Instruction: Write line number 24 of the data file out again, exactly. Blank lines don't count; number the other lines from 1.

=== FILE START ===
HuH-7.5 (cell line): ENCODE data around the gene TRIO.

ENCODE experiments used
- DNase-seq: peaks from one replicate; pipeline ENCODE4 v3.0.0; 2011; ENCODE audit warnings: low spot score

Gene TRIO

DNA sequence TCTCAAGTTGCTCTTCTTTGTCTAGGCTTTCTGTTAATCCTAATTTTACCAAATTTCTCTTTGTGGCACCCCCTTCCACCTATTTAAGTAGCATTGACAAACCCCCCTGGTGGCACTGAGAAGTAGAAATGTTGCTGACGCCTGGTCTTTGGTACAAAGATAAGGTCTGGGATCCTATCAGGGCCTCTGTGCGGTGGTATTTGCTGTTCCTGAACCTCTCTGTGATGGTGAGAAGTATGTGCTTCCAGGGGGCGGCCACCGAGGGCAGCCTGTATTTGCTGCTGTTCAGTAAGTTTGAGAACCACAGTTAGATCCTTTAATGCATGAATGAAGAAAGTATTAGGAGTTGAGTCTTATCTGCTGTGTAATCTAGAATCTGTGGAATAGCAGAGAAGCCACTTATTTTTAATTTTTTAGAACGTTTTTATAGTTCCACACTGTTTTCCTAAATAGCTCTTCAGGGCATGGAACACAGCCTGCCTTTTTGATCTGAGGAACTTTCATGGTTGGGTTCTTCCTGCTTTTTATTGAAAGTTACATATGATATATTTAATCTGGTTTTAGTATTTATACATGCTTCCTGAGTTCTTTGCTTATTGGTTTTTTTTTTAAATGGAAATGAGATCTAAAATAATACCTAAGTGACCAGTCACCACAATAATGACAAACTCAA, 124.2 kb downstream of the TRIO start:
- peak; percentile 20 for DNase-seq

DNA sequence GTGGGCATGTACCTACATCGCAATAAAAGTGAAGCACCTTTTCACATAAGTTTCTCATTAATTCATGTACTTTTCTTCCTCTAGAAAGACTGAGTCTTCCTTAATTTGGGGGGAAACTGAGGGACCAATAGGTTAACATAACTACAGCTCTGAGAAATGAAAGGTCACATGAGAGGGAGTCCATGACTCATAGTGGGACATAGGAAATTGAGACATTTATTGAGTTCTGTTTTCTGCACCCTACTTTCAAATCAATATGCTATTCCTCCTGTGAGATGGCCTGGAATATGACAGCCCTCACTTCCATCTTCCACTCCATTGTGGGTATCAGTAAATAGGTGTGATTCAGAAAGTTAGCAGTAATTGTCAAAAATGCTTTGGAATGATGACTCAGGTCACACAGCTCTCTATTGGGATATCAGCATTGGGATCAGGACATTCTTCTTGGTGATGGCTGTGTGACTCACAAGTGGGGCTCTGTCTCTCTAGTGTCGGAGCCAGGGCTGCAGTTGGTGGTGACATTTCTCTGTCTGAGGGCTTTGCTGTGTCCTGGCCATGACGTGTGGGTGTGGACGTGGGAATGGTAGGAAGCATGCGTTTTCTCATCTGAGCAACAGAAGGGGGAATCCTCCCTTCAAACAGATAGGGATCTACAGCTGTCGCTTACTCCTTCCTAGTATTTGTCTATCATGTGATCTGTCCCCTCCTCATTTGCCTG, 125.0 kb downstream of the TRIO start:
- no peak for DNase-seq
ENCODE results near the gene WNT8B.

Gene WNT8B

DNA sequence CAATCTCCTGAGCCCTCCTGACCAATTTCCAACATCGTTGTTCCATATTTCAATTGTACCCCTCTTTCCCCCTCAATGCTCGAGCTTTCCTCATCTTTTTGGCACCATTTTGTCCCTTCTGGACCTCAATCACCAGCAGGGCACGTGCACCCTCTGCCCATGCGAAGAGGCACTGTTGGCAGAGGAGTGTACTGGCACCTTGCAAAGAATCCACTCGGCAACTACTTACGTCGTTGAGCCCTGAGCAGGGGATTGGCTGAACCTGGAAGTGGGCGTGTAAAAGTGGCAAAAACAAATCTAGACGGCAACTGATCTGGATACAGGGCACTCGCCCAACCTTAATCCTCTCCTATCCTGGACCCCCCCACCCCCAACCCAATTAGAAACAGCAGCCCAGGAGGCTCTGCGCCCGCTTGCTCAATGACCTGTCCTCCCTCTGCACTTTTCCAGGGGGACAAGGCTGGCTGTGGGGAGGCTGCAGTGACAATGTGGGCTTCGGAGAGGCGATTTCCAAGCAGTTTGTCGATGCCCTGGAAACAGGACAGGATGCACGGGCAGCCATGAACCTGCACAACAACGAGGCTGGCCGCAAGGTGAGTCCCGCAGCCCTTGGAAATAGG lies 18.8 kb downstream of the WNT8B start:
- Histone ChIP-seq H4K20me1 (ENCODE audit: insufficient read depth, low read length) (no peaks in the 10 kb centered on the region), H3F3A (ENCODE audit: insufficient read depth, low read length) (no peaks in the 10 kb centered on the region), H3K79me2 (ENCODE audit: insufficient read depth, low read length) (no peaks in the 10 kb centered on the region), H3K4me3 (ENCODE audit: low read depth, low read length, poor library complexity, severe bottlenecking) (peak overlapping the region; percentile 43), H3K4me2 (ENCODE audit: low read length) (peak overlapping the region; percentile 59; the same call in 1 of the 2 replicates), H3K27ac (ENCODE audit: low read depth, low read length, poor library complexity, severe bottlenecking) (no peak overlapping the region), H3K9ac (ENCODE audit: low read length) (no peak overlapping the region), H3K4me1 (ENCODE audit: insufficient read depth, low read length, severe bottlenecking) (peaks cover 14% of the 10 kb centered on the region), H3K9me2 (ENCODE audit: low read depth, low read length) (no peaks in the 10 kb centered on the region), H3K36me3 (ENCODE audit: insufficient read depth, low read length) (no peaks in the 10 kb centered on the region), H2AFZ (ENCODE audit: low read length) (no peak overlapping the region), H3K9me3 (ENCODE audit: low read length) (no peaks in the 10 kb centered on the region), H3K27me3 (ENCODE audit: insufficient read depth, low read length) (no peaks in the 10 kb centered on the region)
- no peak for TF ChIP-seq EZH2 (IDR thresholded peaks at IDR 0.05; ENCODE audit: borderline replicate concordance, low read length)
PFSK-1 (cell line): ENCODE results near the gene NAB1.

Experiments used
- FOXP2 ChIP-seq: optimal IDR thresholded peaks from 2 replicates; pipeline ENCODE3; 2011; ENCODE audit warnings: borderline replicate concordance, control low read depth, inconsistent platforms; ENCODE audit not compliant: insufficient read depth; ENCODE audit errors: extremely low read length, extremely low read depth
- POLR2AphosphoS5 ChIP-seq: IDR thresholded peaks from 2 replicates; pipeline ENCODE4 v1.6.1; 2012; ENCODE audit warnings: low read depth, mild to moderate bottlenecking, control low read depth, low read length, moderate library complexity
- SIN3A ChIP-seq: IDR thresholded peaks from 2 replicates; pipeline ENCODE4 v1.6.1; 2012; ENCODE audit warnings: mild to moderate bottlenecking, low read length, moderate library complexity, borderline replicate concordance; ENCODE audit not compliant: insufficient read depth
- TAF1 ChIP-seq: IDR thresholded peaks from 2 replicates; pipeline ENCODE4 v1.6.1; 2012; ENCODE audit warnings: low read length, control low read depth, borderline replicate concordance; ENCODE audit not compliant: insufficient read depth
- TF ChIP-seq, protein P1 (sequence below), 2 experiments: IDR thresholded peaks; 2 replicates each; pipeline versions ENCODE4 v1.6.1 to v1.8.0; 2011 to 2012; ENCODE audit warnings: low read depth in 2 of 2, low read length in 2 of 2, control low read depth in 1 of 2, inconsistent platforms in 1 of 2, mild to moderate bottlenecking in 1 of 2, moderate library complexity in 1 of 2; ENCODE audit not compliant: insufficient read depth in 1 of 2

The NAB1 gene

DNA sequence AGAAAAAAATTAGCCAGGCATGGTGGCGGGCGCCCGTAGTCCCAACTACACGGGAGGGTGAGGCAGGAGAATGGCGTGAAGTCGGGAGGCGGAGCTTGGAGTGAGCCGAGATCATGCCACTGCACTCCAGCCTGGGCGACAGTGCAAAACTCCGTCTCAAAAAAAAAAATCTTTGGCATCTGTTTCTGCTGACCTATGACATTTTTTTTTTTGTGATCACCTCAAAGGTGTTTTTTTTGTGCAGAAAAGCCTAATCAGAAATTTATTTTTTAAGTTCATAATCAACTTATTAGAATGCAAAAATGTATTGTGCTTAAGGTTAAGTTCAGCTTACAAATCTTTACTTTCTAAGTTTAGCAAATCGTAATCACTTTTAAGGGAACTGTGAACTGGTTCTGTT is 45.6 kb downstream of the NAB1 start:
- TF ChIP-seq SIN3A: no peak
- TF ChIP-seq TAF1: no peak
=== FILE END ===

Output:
- TF ChIP-seq TAF1: no peak